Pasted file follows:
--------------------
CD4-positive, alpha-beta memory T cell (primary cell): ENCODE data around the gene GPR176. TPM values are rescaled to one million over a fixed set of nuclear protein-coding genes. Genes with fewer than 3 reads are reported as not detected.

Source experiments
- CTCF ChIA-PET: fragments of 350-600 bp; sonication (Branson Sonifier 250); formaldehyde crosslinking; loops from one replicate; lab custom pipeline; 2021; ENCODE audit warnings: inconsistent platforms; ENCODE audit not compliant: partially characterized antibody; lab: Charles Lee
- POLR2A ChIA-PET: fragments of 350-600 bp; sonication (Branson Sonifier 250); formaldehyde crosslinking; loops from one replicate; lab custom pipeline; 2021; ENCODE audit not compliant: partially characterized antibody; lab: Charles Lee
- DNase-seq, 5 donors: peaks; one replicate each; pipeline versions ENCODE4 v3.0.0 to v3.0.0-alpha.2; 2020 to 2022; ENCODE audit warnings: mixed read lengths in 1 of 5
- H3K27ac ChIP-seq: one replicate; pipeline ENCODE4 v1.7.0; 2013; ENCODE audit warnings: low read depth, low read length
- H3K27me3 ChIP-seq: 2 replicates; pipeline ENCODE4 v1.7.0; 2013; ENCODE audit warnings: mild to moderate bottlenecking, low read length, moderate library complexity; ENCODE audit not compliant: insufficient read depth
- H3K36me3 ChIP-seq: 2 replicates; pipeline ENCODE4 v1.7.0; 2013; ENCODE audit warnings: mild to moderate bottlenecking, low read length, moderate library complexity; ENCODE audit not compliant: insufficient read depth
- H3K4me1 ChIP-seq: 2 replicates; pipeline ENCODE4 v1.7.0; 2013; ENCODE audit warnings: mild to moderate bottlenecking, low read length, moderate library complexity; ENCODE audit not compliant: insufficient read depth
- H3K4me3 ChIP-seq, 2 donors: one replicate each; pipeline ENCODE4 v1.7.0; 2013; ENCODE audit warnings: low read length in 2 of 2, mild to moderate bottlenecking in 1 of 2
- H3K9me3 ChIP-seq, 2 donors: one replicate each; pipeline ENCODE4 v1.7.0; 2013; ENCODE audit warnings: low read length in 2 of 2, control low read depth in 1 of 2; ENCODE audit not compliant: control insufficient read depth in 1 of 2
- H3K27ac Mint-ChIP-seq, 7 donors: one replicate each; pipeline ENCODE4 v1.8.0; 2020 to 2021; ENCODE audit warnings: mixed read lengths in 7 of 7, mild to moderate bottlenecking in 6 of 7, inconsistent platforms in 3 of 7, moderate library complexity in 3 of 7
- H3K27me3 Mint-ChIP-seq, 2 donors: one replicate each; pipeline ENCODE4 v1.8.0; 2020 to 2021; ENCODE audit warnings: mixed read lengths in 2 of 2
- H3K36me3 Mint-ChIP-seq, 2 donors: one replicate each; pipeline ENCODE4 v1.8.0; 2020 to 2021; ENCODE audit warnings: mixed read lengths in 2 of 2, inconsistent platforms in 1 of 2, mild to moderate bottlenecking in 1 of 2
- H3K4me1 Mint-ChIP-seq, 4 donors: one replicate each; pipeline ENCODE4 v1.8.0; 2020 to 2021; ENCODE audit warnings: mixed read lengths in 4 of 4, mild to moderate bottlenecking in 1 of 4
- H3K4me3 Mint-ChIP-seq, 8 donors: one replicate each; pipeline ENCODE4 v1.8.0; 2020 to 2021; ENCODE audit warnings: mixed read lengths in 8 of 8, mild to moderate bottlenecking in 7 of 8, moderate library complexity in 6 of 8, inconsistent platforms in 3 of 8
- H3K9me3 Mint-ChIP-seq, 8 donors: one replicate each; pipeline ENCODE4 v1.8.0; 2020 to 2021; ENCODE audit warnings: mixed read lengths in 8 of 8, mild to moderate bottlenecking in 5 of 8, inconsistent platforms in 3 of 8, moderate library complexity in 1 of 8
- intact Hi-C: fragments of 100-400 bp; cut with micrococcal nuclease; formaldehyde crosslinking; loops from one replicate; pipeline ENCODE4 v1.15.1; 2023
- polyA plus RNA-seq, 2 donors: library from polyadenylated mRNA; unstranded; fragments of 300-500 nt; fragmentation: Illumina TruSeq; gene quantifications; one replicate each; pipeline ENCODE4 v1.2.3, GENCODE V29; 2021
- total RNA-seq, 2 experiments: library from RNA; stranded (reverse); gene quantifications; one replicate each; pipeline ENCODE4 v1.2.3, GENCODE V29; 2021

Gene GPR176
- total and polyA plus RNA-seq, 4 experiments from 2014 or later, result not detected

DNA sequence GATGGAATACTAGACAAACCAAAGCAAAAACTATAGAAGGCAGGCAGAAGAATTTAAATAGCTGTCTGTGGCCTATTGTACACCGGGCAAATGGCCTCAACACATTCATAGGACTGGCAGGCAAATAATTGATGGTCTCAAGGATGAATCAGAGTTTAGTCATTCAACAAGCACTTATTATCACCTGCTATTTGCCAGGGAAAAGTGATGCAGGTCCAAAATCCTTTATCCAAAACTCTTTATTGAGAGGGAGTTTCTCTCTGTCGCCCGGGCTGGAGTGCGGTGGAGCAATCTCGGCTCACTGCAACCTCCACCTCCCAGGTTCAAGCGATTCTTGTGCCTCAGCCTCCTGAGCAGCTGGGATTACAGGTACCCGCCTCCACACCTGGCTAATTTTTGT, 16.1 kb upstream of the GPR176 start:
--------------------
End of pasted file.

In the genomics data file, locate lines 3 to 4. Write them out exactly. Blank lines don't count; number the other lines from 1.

- CTCF ChIA-PET: fragments of 350-600 bp; sonication (Branson Sonifier 250); formaldehyde crosslinking; loops from one replicate; lab custom pipeline; 2021; ENCODE audit warnings: inconsistent platforms; ENCODE audit not compliant: partially characterized antibody; lab: Charles Lee
- POLR2A ChIA-PET: fragments of 350-600 bp; sonication (Branson Sonifier 250); formaldehyde crosslinking; loops from one replicate; lab custom pipeline; 2021; ENCODE audit not compliant: partially characterized antibody; lab: Charles Lee